System.Time.Clock Design Issues
seth at cql.com
Tue Feb 8 04:56:11 EST 2005
Ashley Yakeley wrote:
> David Menendez <zednenem at psualum.com> wrote:
>>As I understand it, TAI and UTC can both be described in terms of a
>>clock counting SI seconds. The difference is that a TAI day is always
>>86400 seconds long, whereas a UTC day can be 86399 - 86401 seconds,
>>depending on which second it is.
>>Using TAI, we can always convert a date and clock time to a count of
>>seconds and vice-versa without any additional information. To do the
>>same with UTC, we need a table of leap-seconds.
>No. Date and clock times are usually UTC or some offset (time-zone)
>thereof. Converting to TAI requires a table of leap-seconds.
I mentioned this before, but it may have been lost in the shuffle.
GPS has a clever way of handling leap seconds even though they are not
known in advance. GPS receivers properly handle leap seconds, without
firmware updates, even though the specifics (when each leap second
occurs) are now known in advance.
The general idea is that TAI time is accompanied by a value which is the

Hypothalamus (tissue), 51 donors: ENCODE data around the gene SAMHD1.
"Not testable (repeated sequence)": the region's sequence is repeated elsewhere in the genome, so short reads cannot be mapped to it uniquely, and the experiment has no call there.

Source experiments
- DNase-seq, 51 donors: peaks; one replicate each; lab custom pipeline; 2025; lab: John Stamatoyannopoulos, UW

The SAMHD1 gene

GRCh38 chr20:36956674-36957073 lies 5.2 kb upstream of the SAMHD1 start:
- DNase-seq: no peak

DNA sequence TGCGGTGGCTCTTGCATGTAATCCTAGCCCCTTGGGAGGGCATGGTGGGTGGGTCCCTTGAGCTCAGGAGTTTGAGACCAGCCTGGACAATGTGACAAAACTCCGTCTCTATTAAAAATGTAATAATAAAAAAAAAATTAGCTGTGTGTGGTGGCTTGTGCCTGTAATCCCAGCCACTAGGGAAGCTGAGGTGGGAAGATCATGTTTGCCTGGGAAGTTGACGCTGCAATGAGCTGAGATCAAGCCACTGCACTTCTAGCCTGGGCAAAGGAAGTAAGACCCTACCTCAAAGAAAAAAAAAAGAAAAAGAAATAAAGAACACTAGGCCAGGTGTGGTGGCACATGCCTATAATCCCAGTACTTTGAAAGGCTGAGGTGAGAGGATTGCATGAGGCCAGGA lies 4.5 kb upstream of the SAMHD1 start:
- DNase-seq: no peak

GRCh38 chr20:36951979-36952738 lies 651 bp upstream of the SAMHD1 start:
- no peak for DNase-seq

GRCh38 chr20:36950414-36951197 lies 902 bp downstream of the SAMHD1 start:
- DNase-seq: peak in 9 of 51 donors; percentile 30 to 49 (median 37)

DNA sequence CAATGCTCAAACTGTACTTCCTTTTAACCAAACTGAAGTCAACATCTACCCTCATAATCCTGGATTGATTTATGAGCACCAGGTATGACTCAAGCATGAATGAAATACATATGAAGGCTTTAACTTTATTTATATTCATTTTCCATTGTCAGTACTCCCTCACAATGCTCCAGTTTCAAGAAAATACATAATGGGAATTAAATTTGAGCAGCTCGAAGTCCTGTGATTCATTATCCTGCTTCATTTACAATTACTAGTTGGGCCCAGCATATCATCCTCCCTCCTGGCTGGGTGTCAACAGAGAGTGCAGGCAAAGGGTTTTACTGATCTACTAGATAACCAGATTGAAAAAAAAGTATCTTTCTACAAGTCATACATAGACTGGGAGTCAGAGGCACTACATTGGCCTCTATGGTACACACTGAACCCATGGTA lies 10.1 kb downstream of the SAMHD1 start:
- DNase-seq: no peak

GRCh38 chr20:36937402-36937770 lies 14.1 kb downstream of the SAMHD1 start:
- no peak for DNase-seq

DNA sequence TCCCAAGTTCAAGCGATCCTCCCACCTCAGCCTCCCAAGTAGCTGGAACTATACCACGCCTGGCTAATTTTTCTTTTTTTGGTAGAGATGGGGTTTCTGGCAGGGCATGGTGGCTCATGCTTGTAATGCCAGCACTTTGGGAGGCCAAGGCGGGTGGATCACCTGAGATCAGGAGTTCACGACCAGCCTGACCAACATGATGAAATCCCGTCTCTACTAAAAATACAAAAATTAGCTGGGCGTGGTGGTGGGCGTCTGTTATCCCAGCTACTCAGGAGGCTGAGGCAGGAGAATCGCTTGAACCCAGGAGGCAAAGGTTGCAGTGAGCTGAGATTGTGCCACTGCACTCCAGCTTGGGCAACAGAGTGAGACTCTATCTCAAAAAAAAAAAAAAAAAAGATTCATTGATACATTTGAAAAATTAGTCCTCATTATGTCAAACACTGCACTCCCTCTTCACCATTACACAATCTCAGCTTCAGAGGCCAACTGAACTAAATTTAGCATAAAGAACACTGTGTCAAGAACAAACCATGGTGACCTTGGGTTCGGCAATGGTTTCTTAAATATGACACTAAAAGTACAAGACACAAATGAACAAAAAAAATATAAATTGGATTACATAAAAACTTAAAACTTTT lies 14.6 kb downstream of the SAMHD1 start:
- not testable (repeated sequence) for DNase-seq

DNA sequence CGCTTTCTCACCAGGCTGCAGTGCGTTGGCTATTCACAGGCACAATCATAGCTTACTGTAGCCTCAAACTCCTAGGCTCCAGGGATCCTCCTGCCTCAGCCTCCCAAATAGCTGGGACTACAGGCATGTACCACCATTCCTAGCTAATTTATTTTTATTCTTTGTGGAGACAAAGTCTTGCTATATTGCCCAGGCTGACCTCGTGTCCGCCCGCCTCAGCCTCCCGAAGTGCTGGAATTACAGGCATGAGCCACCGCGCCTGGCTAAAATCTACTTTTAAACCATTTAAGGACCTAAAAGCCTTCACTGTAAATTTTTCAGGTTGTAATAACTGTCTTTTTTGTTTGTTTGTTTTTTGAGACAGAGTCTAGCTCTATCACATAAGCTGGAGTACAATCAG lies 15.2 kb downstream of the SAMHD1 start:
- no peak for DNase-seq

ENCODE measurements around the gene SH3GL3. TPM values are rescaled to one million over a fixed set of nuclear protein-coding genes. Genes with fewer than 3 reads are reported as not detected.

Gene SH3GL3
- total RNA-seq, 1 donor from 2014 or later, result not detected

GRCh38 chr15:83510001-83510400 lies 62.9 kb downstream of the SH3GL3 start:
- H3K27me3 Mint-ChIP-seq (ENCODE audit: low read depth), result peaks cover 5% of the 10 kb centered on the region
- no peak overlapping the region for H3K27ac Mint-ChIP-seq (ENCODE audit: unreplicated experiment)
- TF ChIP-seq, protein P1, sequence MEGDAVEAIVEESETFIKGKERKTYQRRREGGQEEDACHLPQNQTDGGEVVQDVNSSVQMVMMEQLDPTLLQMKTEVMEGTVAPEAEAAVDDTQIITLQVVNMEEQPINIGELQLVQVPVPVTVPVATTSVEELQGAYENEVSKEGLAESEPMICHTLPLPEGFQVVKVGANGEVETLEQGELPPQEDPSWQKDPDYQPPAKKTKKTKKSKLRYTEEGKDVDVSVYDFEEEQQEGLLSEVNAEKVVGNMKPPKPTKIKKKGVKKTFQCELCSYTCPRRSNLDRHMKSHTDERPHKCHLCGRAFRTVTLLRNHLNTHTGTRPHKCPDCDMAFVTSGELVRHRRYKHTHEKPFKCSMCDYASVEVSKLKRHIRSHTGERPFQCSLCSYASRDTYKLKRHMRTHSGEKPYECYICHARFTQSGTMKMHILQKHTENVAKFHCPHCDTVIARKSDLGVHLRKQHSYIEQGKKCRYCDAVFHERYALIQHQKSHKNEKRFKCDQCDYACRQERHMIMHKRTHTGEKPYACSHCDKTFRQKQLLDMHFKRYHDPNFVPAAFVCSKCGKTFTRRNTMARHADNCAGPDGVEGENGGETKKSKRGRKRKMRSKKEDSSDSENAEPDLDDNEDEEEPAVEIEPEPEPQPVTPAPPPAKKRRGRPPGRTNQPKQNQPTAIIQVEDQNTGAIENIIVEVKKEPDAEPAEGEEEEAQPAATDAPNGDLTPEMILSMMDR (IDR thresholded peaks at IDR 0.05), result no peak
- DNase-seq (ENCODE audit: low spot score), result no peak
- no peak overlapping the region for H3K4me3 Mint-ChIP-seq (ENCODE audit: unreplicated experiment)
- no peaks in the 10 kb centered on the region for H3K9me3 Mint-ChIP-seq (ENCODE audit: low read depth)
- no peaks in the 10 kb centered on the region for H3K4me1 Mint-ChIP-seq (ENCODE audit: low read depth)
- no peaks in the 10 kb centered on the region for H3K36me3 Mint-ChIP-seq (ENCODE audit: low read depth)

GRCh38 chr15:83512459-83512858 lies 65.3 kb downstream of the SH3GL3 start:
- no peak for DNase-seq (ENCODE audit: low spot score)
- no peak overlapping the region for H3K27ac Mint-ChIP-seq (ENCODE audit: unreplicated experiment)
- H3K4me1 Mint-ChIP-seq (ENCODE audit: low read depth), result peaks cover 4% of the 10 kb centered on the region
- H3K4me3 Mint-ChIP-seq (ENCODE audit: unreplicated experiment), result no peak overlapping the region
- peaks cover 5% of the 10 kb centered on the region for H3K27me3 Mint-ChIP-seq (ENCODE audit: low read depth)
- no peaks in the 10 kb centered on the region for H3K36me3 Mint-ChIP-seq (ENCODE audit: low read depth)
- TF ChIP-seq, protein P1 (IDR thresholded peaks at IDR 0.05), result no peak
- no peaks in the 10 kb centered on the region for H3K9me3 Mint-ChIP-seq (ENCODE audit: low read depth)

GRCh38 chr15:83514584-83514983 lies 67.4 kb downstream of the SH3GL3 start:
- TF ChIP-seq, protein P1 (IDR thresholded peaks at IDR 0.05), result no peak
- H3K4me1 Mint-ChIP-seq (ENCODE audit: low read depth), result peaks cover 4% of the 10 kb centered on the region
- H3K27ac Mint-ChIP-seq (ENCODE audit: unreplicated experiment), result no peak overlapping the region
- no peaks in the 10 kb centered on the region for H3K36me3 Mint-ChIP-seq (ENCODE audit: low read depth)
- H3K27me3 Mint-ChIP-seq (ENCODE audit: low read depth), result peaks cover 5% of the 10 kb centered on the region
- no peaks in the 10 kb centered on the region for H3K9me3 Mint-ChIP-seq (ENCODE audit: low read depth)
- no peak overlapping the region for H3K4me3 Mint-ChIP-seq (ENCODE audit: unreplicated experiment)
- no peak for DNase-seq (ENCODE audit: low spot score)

current difference between TAI and UTC. That in itself is interesting,
but more interesting is the fact that it can go both forwards and
backwards without a leap second table.
This URL has technical information:
http://tycho.usno.navy.mil/gps_faq.html The site is a bit old, but the
information is still current. It indicates that leap seconds are not
the only corrections that are used. The latest unit for the time
library (latest I've seen in this thread) is nanoseconds. The URL
explains additional corrections required to keep nanosecond time.
This may well be overkill for our purposes, but it doesn't hurt to look.
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